Pangburn Hollow Road erosion has Forward Township residents concerned

| Wednesday, June 11, 2014, 12:31 a.m.

For some living along Pangburn Hollow Road in Forward Township, it seems like a triple whammy hit them.

At the Forward board of supervisors meeting on Monday, residents Maxine Phayer and Jim Williams expressed concern about erosion that began with last year's storms and was aggravated by rains last week.

“When (Allegheny County crews) put the rocks in, they said it would last forever,” Phayer said, pointing to where a retaining wall used to be along Perry Mill Run.

“That guide rail is just hanging there,” former township supervisor Tom Headley said.

The road is supposed to be under Allegheny County maintenance. However, as noted by Tom DeRosa, chairman of the Forward board of supervisors, “It's been bad for 10 years,” long before gas crews started using it.

But County Councilman Bob Macey, D-West Mifflin, said Pangburn Hollow will get an overhaul once other projects are completed.

“It's part of all the infrastructure that has to be completed before we completely rehab the road,” Macey said.

Phayer and Williams are neighbors along a stretch between a Sunoco Logistics pipeline being laid from Houston, Washington County, to Salem Township, Westmoreland County, and EQT's Oliver West drilling pad.

Water regularly fills the basement of Phayer's home from the hillside behind it. A sump pump kicks in every five minutes, sending a healthy stream into Perry Mill Run.

Township Solicitor Matt Racunas told Phayer that it already may be too late to seek out relief for the damage from last year's storms.

Phayer said debris is coming down the hill from EQT's site “and it never did before.”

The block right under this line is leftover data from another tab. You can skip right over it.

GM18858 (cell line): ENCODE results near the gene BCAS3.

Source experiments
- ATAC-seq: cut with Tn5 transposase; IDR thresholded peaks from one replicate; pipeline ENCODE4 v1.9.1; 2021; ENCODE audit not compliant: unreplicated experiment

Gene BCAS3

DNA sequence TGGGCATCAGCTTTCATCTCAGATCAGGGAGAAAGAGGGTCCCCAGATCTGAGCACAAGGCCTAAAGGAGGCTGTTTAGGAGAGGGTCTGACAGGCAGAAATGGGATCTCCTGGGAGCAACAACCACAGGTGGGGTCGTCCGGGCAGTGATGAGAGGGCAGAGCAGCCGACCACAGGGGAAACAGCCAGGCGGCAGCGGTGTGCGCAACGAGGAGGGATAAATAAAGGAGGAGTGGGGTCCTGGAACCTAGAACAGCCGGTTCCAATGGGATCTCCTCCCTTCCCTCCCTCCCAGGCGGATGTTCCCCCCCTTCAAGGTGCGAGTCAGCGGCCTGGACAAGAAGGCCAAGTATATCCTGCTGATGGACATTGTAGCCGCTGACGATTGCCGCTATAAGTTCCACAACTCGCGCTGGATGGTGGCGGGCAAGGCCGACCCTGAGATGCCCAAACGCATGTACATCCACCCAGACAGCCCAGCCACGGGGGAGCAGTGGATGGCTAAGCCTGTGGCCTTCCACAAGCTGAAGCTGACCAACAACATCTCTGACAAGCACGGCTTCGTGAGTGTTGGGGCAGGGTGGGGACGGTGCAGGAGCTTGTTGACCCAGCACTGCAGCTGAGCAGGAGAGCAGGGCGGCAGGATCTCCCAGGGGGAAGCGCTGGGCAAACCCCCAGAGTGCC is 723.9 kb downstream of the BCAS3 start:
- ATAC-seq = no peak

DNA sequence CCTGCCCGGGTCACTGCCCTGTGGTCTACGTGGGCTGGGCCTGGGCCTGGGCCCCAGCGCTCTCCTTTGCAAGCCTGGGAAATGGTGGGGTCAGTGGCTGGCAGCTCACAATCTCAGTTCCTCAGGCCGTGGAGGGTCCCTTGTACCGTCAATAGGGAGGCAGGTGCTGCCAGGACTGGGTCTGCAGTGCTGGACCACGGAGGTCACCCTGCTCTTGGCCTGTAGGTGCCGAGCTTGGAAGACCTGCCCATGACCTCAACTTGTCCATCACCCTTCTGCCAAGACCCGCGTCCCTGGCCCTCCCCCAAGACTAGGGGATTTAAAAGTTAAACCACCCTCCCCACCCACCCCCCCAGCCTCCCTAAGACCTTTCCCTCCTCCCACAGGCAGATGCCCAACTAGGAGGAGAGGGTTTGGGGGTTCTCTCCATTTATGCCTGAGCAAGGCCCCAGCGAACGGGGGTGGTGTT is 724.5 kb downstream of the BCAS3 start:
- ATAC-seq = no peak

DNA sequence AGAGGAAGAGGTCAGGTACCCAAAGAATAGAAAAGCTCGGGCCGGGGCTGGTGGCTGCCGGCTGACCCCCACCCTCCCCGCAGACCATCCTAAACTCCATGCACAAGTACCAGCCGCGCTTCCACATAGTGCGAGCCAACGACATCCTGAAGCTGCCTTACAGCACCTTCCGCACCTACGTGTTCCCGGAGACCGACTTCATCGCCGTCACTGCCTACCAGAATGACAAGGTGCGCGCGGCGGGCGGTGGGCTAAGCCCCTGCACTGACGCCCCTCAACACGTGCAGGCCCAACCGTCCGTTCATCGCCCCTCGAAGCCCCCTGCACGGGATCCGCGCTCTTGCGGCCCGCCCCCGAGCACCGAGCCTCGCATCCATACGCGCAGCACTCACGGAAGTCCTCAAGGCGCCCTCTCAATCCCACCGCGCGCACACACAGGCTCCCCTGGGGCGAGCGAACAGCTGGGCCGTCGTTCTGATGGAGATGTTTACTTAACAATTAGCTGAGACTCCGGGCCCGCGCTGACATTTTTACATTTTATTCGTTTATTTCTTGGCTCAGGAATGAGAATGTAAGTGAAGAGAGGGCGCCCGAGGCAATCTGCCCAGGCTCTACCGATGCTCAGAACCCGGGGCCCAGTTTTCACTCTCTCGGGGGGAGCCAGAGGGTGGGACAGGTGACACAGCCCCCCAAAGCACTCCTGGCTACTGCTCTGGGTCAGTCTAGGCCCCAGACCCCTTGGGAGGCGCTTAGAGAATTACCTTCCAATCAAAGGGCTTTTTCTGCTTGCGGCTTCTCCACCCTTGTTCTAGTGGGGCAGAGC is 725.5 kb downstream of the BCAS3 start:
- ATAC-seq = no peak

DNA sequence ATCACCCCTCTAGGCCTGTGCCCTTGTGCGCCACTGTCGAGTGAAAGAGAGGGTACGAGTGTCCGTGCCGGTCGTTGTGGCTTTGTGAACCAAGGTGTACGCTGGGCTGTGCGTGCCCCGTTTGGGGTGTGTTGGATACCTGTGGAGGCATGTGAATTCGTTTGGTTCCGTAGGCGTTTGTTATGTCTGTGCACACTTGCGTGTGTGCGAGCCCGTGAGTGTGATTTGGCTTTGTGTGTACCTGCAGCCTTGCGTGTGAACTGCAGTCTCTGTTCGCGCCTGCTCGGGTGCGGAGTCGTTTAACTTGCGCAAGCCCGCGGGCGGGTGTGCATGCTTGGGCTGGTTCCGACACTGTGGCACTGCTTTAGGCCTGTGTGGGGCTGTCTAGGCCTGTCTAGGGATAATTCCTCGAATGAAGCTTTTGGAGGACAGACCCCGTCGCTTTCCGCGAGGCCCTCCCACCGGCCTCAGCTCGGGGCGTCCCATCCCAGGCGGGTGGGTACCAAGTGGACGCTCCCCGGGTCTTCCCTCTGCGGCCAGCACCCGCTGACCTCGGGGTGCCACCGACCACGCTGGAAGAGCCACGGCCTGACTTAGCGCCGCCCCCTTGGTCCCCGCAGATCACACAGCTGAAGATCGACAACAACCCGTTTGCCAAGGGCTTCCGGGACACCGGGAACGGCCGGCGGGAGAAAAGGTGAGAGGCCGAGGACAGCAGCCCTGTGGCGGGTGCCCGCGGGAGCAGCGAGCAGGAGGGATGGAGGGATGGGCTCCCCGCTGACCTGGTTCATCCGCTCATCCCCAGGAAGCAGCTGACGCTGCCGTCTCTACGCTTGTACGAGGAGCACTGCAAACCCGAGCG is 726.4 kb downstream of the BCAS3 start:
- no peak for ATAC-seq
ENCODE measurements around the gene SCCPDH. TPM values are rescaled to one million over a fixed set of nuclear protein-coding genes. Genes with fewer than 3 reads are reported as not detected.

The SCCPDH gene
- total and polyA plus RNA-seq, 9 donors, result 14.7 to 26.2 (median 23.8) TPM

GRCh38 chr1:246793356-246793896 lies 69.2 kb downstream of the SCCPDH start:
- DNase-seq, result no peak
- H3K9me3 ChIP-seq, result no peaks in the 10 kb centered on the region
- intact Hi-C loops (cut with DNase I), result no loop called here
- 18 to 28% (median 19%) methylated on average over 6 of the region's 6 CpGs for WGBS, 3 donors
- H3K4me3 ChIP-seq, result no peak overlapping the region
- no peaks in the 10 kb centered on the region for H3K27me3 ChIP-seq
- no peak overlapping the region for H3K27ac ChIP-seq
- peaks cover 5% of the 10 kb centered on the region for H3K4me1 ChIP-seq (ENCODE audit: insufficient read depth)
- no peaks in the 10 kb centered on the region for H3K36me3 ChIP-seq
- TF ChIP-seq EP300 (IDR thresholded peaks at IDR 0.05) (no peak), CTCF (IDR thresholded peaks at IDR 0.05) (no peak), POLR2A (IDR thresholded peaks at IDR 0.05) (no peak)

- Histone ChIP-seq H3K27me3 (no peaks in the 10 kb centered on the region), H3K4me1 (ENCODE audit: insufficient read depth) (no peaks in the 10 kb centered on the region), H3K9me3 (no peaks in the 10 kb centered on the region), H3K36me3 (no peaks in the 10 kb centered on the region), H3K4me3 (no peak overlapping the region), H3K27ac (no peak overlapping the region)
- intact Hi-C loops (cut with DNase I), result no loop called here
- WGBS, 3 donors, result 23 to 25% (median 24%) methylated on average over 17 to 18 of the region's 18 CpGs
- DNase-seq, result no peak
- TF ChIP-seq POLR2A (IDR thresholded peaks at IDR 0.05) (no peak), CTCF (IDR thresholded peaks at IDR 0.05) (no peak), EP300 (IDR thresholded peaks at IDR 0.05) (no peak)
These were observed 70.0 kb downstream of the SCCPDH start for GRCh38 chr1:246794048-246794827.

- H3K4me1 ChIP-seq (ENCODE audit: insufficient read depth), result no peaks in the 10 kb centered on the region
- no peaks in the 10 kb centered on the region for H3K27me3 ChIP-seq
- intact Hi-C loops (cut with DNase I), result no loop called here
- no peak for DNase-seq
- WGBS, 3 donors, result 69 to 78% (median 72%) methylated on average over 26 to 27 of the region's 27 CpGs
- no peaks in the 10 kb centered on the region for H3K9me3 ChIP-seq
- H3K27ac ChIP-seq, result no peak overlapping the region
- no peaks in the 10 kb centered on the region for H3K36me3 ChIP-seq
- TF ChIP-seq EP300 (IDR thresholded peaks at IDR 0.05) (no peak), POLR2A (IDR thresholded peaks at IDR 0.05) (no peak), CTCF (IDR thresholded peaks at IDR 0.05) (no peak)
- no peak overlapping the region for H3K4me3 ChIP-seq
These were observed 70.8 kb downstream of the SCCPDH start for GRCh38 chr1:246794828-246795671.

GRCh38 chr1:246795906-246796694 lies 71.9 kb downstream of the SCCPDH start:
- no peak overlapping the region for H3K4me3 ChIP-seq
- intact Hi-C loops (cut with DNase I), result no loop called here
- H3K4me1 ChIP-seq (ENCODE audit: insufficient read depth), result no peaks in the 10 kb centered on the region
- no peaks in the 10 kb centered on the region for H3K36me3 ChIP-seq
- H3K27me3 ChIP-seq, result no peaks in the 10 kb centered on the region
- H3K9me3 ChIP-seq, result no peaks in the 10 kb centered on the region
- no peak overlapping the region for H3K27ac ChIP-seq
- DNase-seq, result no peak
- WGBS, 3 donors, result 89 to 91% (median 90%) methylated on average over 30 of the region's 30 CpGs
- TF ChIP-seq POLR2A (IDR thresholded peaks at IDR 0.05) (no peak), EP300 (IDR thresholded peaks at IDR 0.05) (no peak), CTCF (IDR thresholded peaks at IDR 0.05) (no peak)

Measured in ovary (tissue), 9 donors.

Headley said erosion is a factor after trees were cleared for the drilling operation.

A stone's throw away, plates form a makeshift one-lane bridge over where the pipeline cuts across Pangburn Hollow.

It is part of what Sunoco calls Project Mariner East, an effort to deliver propane and ethane from Marcellus shale areas in Western Pennsylvania to the Marcus Hook facility on the Pennsylvania-Delaware border.

Sunoco Logistics is constructing a pipeline from MarkWest Energy Partners LP's Houston processing complex to an existing interstate pipeline in Salem.

DeRosa said he understood that work in the vicinity of Pangburn Hollow may continue for a month and a half.

Then, Macey said, milling and other work will be done.

“All we're trying to do is provide a methodical approach where (other companies) don't come back and dig into a freshly paved roadway,” said Macey, who chairs the public works committee on County Council. “It is frustrating but in the end we will have a better product.”

Some things have been done.

“You can see on the roadway where the new storm drains are put in,” Macey said. “You don't want to go any further until the other infrastructure is done.”

Trucks involved in the pipeline work have added to the traffic volume of a road used as well by EQT trucks.

EQT has 20-mph signs posted along Pangburn Hollow, but Williams said Sunoco trucks have been going 45 mph.

Police Chief Mark Holtzman said he talked to crew members on Tuesday, explaining the speed limit.

“They were more than happy to comply,” Holtzman said.

Patrick Cloonan is a staff writer for Trib Total Media.

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